The drinking fountain at the Avalon Theater, the home of In the Heart of the Beast Theater (HOBT), isn’t just any old drinking fountain. It’s surrounded by bright, beautiful colors. But it wasn’t always the artistic centerpiece of the theater’s lobby – for years, it was just a regular drinking fountain with a sign that read “out of order.”
In 2005, Sandy Spieler, the Artistic Director of HOBT, had just returned from an event the company had staged along the Mississippi River north of St. Cloud, which was about promoting awareness and education on water issues. She looked over at the drinking fountain and its “out of order” sign and had an epiphany.
“The drinking fountain had looked like that forever,” she says. The company hadn’t repaired it because, as a nonprofit arts organization, there was never enough money, and they didn’t know how much it would cost to fix it.
“We had started selling water in plastic bottles to our audience, and I just said, ‘No more,'” she recalls. “If we can’t do this as a building expense, I’m going to do it as a show expense.”
So began HOBT’s long-term project, “Invigorate the Common Well,” a series of plays that looked through the lens of a drinking fountain that didn’t work.
“Invigorate the Common Well” laid the groundwork for the company’s current touring show, called “Are You Thirsty?,” which travels to school groups and community centers, examining how personal habits affect the quality of water.
The two-person show pares down some of the main concepts from “Invigorate the Common Well” into a performance that is accessible for everyone aged 9 and older.
According to Spieler, the show is aimed at getting audiences to understand how our bodies are part of the watershed. Among the questions the show asks are, “Where does your water come from and where does it go when it leaves you?” she says. The idea is to ask how everyone is connected to the flow of water.
In October, Spieler is working with local spoken-word artist Tish Jones to select three young artists to create a hip-hop version of the show for high schools. “We’re trying to figure out ways to get the educational stuff out in the vernacular of artistic forms,” Spieler says.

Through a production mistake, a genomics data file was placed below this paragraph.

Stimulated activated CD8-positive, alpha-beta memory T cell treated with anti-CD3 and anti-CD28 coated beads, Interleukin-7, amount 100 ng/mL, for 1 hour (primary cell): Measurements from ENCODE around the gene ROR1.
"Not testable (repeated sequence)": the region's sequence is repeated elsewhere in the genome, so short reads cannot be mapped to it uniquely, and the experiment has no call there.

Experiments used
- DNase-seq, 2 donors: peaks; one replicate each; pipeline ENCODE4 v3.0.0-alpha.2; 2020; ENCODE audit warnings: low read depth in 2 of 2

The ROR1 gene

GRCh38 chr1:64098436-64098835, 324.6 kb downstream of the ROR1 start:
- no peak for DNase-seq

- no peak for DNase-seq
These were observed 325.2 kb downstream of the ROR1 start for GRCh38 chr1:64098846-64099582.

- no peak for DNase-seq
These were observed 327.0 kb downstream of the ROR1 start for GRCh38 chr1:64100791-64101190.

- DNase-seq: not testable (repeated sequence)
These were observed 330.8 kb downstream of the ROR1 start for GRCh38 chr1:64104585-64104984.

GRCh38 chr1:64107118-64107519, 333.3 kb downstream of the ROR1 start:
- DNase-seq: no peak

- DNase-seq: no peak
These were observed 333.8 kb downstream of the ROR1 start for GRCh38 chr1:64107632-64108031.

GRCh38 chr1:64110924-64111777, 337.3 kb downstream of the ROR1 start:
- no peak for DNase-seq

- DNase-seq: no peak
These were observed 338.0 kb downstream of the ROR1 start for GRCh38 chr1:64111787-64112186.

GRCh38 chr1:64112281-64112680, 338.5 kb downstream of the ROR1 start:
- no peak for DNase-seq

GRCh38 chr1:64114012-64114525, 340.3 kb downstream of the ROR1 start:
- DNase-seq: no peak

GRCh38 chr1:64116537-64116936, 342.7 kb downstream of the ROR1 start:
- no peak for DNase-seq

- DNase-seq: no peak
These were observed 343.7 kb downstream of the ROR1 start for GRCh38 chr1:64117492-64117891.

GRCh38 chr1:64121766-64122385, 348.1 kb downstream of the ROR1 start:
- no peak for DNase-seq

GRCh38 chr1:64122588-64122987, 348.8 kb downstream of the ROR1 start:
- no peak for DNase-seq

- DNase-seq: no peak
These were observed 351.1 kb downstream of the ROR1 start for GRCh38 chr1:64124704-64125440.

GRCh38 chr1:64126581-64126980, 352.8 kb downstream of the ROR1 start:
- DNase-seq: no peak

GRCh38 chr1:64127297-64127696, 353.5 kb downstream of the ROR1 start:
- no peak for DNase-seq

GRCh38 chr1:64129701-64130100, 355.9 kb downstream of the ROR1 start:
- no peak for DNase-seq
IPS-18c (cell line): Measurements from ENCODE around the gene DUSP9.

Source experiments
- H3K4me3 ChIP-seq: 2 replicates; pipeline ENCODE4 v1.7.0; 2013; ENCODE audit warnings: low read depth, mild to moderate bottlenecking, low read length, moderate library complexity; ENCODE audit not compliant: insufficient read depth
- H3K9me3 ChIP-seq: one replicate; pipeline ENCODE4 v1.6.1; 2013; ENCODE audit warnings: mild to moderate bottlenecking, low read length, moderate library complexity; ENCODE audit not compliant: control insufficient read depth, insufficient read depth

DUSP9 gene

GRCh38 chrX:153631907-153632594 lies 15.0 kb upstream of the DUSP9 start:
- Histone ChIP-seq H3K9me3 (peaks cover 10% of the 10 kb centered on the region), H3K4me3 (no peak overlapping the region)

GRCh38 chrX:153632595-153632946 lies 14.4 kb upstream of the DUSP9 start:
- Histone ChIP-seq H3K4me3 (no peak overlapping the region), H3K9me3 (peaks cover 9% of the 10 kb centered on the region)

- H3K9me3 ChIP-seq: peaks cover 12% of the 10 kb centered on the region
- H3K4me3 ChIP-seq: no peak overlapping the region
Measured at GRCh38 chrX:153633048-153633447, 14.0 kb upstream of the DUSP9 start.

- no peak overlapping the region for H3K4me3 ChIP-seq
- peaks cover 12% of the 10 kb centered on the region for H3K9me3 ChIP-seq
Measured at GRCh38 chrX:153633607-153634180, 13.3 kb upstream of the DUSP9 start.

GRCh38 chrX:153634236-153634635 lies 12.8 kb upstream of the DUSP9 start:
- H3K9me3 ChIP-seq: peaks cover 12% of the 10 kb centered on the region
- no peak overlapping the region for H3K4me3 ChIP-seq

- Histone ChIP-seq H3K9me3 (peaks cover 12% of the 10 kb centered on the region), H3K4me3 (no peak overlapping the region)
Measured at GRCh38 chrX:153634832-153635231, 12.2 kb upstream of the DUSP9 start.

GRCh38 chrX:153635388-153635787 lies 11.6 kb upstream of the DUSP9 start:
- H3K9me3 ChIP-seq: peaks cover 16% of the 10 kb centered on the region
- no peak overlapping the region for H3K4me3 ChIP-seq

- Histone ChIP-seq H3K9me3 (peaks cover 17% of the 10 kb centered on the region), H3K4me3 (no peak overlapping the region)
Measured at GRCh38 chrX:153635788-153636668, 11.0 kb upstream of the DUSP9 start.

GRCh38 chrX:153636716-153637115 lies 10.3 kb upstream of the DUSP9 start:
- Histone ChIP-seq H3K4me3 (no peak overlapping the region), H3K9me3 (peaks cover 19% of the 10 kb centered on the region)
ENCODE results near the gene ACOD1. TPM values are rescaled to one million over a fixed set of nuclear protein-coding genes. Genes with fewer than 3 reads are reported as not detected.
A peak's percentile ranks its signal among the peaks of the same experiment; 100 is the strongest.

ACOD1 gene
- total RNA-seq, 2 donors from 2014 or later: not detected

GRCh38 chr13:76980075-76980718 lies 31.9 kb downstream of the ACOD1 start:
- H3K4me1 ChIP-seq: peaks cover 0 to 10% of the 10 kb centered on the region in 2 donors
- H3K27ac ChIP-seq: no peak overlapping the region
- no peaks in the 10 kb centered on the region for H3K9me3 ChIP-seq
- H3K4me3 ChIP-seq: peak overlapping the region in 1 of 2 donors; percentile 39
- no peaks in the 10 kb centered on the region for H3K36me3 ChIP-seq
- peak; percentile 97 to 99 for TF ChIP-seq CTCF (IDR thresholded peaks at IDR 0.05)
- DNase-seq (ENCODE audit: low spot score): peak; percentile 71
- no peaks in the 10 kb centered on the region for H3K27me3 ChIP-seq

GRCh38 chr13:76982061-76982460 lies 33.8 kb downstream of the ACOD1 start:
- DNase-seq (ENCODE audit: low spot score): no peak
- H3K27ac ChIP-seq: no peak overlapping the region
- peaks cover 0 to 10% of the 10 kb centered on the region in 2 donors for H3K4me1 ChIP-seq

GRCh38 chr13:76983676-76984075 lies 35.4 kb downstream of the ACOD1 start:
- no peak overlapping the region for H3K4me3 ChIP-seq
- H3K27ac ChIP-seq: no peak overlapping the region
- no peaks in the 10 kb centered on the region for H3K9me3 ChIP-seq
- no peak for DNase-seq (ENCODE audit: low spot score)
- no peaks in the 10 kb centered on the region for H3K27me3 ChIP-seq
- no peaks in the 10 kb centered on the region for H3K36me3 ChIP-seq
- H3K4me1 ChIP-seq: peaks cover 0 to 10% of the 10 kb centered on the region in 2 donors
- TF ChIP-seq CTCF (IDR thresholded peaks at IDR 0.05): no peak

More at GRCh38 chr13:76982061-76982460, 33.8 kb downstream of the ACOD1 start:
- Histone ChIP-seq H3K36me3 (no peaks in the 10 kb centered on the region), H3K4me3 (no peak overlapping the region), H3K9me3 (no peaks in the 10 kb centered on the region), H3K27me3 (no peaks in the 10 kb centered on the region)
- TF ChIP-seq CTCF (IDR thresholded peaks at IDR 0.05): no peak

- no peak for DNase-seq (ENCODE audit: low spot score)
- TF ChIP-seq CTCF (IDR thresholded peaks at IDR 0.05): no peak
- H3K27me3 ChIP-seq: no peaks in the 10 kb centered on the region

Invigorating the water love
While “Invigorate the Common Well” series started 10 years ago, water issues have been fundamental to Spieler’s work for much longer, going back to when she first arrived in Minnesota in the early 1970s.
“When I moved to Minnesota and I was dropped into one of those lakes up North, it felt like I met water for the first time,” Spieler says. “I felt it on my body, and I suddenly recognized water. I recognized it in a really visceral way, how connected I am to water andhow each person – every living thing – is connected to water.”
In the early 1980s, Spieler led a group of artists on an intensive three-year project in response to the growing degradation of the Mississippi River and the proliferation of nuclear power plants in close proximity to water sources.
They built a series of shows around the topic, which eventually led to create the “Circle of Water Circus,” where a large group of artists from HOBT would travel to different communities along the Mississippi, building parades and circus sideshows along with community residents celebrating the Mississippi River.
Today, HOBT continues a similar program called “Water Water Everywhere!” “We go in with a small team of people and work for three weeks with lots of local people,” Spieler says. The locals are “getting trained in water issues, bringing the local water issues to the pot, and then they are learning certain ways of combining art with community organizing and performance and education,” she says.
Water’s “holy fool”
Spieler considers her work around water to be her most activist-oriented and, while it can sometimes be difficult for an artist to measure the impact she’s having, she says it’s gratifying to see even just the simplest of changes.
For example, “Invigorate the Common Well” caught the attention of then-Minneapolis mayor R.T. Rybak, who was inspired by Spieler’s call for municipal drinking fountains and the need for public access to water, according to Mary Altman, the public arts administrator for the city.
“Sandy really is all about the role that water has in our lives,” Altman says. “She has the capacity to get people to think about that on a pretty deep level.”
It was one of the many small ways that as an arts organization, HOBT could have a real-world impact.
“We actually got the mayor to say that if Minneapolis became a no-toxin zone, we could become a leader of a toxin-free nation,” Spieler says. Rybak also strongly urged not using plastic bottles in city hall.
“I sometimes think the role of an artist is to be that of the holy fool,” she says.